Ek Main Aur Ekk Tu

I often wonder about star/numerical ratings for films. How does a film earn, say, 3 stars out of four? Is there a sort of formula employed by those who give out these ratings, or is it a quantified version of what is essentially a qualitative reaction? Is there an objective way of doing this?

Here’s a potential algorithm: Start off with a baseline score. Anything the movie does right, it gets plus points. Anything the movie does wrong, it gets minus points. Add them to the baseline and you get your final score. This could be above or below the baseline, depending on whether the movie got more things right than wrong, or vice versa.

According to this algorithm, EMAET would end up with a baseline score. Not because the pluses and minuses even out, but because the film does nothing right or wrong. It has about as much edge as a perfect sphere and about as much personality as a dead bacterium.

If I try really hard, I guess I can come up with a few things to say. On the plus side, there’s this well-observed dinner scene late in the movie where the hero essentially blows up at his parents. The ending seems sensible. On the minus side, the lead character gets totally drunk for no reason other than that the plot needs him to do that and get married in Vegas, the world capital of Marrying While Intoxicated. Okay, that’s it.

Why did they make this movie at all? Even the cast doesn’t seem to care. When Kareena Kapoor screams in one scene, she sounds so tentative, it’s like she’s just pantomiming a screaming action in a silent movie. Her character is written as a version of Geet, the one she played in Jab We Met. Except, this one is played as if Geet fell into a vat of valium as a baby. Imran Khan has an excuse — his character is a milquetoast to begin with, so he can just claim to be faithful to the script. Not that this helps.

There is an exchange late in the film where the heroine describes the hero as being perfectly average. Having had to deal with his parents’ extraordinary expectations of him all his life, he sees this as the nicest thing anyone has ever said to him. Now, I could say the same thing about the movie. It is perfectly average, with no hope of anything on the variance front. But to paraphrase Hans Landa, where our conclusions differ is that I do not consider this a compliment.

 

7 thoughts on “Ek Main Aur Ekk Tu

  1. veracious says:

    Of course there’s no objective way to give a film a score, but I do wonder about it myself.. I only rate films with numbers on IMDb because it’s a way of keeping track of everything I’ve watched, but their 1-10 rating means I normally don’t give any film 1-5 unless the film is incredibly awful. Normally even a film I don’t care for at all gets a 5 or a 6 – so I don’t attach that much importance to film ratings on IMDb. Some people over there every film a 10 or a 1, like there are no in-betweens.

    The baseline thing is interesting, but it obviously also depends on expectations. If you start watching a film you expect to be good, but isn’t, are you seeing more things it gets wrong? And vice versa – a film you expect nothing out of gets something right?

    But you’ve inspired me – I think the next film I’m going to watch, I’ll start with a baseline score of 5 (as it’s that average film score for me on IMDb) and if it gets things right, I’ll mark points in its favour and deduct points for things it gets wrong.

  2. “Why did they make this movie at all? Even the cast doesn’t seem to care. When Kareena Kapoor screams in one scene, she sounds so tentative, it’s like she’s just pantomiming a screaming action in a silent movie”. Bang on. At that point I decided it was a pointless movie made with typical Bollywood incompetence.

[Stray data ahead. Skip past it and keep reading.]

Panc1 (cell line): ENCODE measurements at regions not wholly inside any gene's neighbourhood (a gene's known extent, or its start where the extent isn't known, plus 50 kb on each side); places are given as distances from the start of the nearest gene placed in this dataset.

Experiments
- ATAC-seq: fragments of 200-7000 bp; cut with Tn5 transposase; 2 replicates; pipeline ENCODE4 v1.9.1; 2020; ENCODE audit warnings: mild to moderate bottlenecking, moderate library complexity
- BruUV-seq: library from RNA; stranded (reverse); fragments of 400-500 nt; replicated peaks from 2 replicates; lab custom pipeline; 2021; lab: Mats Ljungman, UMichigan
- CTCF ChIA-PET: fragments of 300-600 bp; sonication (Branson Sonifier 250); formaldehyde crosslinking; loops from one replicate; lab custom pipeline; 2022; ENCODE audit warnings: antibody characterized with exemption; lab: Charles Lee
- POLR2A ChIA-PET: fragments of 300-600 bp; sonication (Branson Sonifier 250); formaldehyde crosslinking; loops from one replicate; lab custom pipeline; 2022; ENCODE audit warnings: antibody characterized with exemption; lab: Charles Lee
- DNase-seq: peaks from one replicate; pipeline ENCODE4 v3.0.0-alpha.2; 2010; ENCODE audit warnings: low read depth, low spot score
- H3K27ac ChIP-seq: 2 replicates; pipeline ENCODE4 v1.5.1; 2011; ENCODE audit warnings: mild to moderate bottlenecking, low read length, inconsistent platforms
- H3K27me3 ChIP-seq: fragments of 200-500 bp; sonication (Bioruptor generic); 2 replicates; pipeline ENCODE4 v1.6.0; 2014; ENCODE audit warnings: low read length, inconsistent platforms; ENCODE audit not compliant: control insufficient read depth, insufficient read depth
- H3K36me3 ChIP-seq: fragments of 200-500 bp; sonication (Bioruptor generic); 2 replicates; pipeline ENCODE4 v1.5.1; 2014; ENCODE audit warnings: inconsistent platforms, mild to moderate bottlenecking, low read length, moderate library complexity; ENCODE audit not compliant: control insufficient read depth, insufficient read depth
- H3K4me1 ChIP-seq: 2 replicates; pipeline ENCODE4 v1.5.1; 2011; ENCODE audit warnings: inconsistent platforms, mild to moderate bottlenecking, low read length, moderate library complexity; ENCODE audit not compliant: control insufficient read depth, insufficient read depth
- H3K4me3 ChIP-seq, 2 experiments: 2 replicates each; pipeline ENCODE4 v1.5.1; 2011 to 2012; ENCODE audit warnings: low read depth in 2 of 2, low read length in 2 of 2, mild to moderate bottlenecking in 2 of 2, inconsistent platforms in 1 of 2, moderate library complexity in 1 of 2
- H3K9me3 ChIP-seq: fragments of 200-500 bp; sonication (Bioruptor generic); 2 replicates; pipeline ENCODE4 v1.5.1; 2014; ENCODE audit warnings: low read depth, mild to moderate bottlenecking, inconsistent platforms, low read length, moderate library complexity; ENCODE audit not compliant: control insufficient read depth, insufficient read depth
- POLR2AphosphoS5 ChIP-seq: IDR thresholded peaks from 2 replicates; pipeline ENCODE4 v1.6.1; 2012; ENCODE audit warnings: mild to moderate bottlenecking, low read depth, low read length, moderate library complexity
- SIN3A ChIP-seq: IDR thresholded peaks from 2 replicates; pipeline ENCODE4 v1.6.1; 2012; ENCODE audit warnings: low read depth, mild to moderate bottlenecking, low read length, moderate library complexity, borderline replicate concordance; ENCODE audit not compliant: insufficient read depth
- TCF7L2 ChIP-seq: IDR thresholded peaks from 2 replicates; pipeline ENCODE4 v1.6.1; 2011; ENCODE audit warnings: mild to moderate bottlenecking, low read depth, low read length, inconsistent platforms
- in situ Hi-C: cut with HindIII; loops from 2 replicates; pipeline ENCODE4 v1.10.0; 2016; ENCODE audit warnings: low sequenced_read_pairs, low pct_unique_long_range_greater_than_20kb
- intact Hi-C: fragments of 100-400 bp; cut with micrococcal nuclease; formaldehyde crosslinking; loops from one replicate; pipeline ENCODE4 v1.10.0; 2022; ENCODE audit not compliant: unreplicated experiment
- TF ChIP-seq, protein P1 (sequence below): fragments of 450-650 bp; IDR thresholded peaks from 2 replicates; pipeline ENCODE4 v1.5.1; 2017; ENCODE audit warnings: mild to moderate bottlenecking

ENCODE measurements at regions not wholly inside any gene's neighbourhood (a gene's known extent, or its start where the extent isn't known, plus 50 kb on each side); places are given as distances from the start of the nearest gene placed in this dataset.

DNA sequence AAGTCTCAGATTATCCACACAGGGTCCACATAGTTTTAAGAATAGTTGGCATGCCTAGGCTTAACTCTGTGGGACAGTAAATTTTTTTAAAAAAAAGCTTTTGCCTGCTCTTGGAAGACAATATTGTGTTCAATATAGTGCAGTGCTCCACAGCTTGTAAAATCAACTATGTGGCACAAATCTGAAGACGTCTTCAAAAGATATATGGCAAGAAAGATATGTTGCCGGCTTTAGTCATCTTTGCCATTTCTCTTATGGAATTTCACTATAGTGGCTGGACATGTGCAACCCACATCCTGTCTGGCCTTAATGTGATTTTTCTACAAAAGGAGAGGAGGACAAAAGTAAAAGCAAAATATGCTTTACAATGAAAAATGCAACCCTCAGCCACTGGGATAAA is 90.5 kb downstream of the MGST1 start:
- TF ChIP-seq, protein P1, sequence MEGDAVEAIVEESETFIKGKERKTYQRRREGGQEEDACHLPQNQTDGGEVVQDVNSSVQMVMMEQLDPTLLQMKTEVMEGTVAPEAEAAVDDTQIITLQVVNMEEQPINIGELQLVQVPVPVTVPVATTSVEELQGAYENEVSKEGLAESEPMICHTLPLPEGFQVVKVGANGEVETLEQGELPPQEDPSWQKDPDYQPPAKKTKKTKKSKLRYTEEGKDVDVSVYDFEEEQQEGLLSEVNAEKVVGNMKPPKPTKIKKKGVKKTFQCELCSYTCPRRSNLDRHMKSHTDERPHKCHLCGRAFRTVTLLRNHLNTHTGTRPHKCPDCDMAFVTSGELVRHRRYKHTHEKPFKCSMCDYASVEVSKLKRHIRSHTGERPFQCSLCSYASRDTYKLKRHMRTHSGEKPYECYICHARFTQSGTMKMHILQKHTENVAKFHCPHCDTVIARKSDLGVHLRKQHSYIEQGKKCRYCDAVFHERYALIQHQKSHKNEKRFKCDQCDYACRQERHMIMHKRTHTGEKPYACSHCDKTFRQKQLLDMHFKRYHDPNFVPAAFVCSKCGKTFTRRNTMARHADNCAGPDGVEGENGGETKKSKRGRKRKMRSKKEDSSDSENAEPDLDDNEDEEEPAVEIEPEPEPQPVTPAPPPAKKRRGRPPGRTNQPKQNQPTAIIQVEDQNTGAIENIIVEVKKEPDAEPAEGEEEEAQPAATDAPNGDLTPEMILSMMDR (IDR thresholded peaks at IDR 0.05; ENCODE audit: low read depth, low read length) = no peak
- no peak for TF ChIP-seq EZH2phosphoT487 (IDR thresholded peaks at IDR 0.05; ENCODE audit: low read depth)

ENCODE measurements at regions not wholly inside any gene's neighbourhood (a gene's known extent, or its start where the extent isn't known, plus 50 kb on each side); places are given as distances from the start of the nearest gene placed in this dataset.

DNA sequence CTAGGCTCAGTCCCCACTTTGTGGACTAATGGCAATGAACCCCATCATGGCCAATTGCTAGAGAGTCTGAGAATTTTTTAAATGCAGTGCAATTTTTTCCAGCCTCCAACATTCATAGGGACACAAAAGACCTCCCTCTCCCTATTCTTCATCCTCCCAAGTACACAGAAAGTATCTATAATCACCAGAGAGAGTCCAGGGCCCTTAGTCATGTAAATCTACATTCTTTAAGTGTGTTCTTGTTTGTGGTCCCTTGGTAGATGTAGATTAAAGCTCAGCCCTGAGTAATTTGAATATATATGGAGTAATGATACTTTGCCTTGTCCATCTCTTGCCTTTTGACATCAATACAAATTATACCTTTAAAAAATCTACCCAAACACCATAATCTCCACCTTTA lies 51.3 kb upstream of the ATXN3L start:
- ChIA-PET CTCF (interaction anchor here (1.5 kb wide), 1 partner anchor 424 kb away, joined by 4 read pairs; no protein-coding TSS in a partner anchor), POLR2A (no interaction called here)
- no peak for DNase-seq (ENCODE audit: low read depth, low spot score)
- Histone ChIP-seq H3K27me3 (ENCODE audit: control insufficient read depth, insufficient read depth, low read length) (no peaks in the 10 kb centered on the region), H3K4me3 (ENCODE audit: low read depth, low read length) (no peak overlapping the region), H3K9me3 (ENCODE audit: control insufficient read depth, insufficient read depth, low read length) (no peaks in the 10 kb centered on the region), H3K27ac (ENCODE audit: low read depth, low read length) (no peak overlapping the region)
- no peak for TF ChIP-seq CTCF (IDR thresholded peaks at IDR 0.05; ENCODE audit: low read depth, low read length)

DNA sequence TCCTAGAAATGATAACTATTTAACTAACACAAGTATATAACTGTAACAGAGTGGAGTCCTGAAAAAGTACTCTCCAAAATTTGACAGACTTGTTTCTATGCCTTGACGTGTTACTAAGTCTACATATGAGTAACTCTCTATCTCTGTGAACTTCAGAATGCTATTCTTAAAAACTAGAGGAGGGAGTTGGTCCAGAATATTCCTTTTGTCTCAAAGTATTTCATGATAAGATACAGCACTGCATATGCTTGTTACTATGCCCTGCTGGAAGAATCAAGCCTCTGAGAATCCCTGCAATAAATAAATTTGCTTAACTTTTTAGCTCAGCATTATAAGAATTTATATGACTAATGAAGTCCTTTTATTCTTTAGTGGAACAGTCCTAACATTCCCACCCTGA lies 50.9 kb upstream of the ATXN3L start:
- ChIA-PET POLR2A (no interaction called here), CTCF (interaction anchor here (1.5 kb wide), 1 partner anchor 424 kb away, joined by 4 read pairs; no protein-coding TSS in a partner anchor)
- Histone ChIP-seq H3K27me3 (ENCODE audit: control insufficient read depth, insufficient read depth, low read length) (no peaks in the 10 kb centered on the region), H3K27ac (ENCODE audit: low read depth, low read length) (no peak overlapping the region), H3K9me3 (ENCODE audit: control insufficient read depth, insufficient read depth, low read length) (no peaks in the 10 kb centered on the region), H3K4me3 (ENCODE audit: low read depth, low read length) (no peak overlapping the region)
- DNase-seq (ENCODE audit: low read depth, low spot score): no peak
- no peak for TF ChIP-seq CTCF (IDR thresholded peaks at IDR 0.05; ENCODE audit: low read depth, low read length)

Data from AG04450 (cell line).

3. Quite spot on though if I had written I think I’d have been far more charitable. It was harmless alright, with some nice moments here and there thrown in. Also, I liked the way it ended. A bit cheesy and un-grown up like it might be, but then it didn’t have the imagination to make it a JTYJN.

  4. There is no perfect way to rate stuff but I prefer an imperfect rating to none. I interpret Masand’s rating differently than Taran Adarsh’s and “get” their score. Saves me time when I don’t want to read the entire review. I’ve given thought to this topic myself and came up with a formula to rate songs on my blog – http://www.mavrix.in/2011/12/the-formula-to-rate-music/. Some examples – http://www.mavrix.in/2011/12/the-formula-to-rate-music-some-examples/.

  5. Okay, I should probably clarify here: I came up with that rating algorithm on the fly, just as a way of backing into my assessment of EMAET. But if you do decide to adopt this method, I’ll let you know where to mail my royalty cheques :-D

    Veracious>> I wonder if there’s a biased sampling issue with imdb ratings. Would people bother to rate movies they consider average? Wouldn’t most entries be from people who either loved or hated the movie enough to bother?

    Fatema>> Pointless just about describes it.

    Gradwolf>> Had I not watched this one on a Sunday morning while recovering from jet lag, it is entirely likely that I would’ve been a bit more charitable myself. The ending was nice, I agree. It was all the more plausible given their chemistry — a “romantic” ending would’ve felt false, so I suppose the makers ought to get some brownie points for that.

    Param>> Personally, I don’t believe much in star ratings. Having said that, I do admit they’re useful as a sort of shorthand — for instance, if Roger Ebert gives a movie a very high/low star rating, I’ll mark that review as a must-read. He’s usually very eloquent about the movies he loves, and awesomely nasty about the ones he loathes, so it makes for good reading.

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